What Is SOPA Anyway? A Guide to Understanding the Online Piracy Bill
It will undermine free speech and due process, says one side. It will protect America's creative class from thieves, says the other. But what's really in the Stop Online Piracy Act? A guide:
Q: What is the purpose of the bill?
A: There are actually two bills, the Stop Online Piracy Act, known as SOPA, in the House and sister legislation called the Protect IP [Intellectual Property] Act, or PIPA, in the Senate. Both are designed to tackle the problem of foreign-based websites that sell pirated movies, music and other products.
Federal law enforcement has the authority to shut down U.S.-based websites that offer pirated content, but they can't directly do the same to foreign sites like Pirate Bay. The Motion Picture Association of America, the legislation's main backer, estimates 13% of American adults have watched illegal copies of movies or TV shows online, and it says the practice has cost media companies billions of dollars.
Q: How do the bills attempt to stop piracy?
A: The basic method is to stop U.S. companies from providing funding, advertising, links or other assistance to the foreign sites. The bills would give Justice Department prosecutors new powers to prevent pirate sites from getting U.S. visitors and funding.
Q: What are the new powers?
A: The Justice Department could seek a court order requiring U.S. Internet providers to block access to foreign pirate websites. Access could be blocked either by making it impossible for users to type a simple web address into an Internet browser to reach the site or by requiring search engines like Google to disable links to the sites.
The attorney general could also seek a court order requiring credit-card processors to stop processing payments to the sites and requiring advertising networks to stop placing ads on the sites or taking ads from the pirated websites for display elsewhere.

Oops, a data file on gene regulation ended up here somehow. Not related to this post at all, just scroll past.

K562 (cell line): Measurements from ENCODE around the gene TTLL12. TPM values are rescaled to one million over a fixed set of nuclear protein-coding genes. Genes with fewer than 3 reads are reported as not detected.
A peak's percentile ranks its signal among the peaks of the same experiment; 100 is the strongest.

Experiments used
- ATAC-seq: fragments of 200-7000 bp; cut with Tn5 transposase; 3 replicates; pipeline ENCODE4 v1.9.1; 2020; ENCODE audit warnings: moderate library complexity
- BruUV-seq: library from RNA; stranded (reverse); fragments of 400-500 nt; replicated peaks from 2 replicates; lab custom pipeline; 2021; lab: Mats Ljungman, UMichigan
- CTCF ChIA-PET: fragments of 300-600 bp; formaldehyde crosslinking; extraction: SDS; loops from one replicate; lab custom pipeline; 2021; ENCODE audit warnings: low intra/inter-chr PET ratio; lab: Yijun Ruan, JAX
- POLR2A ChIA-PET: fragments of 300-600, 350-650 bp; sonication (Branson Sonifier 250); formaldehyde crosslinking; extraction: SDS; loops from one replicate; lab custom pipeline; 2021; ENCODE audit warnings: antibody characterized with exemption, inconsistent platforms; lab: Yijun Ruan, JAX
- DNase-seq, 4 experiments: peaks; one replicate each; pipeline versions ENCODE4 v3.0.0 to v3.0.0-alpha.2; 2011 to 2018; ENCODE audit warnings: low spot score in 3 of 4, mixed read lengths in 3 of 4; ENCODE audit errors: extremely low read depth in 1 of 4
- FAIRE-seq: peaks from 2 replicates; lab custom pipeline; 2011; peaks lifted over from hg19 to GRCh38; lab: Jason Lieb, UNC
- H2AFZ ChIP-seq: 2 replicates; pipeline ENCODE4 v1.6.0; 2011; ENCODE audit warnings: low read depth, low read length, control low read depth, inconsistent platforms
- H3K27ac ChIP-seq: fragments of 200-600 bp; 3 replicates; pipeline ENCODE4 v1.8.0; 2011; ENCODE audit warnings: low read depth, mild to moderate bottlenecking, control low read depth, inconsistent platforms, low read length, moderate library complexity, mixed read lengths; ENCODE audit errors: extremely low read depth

In addition, both bills would allow Hollywood studios and other content owners to take private legal action against websites that are alleged to be hosting pirated material.
The legislation would allow content owners to ask a court to require credit-card companies and advertising networks to stop payments to sites allegedly hosting pirated material.
Q: How does this harm free speech? A Wikipedia official said the legislation could allow for "censorship without due process."
A: Opponents of the legislation worry that the language in the House bill is so broad that it would allow content owners to target U.S. websites that aren't knowingly hosting pirated content. This has been a particular concern of bill opponents Facebook, Wikipedia and Twitter, all of which have sites that depend heavily on content uploaded by users.
In an extreme case, opponents say, media companies could get a court order blocking payments to an innocent site, with the effect of shutting it down and stripping it of its rights to free speech.
Also, they say the legislation would encourage authoritarian countries that have already been trying to block content on the Internet they don't like.
Q: What about the charge that the legislation could undermine cybersecurity efforts?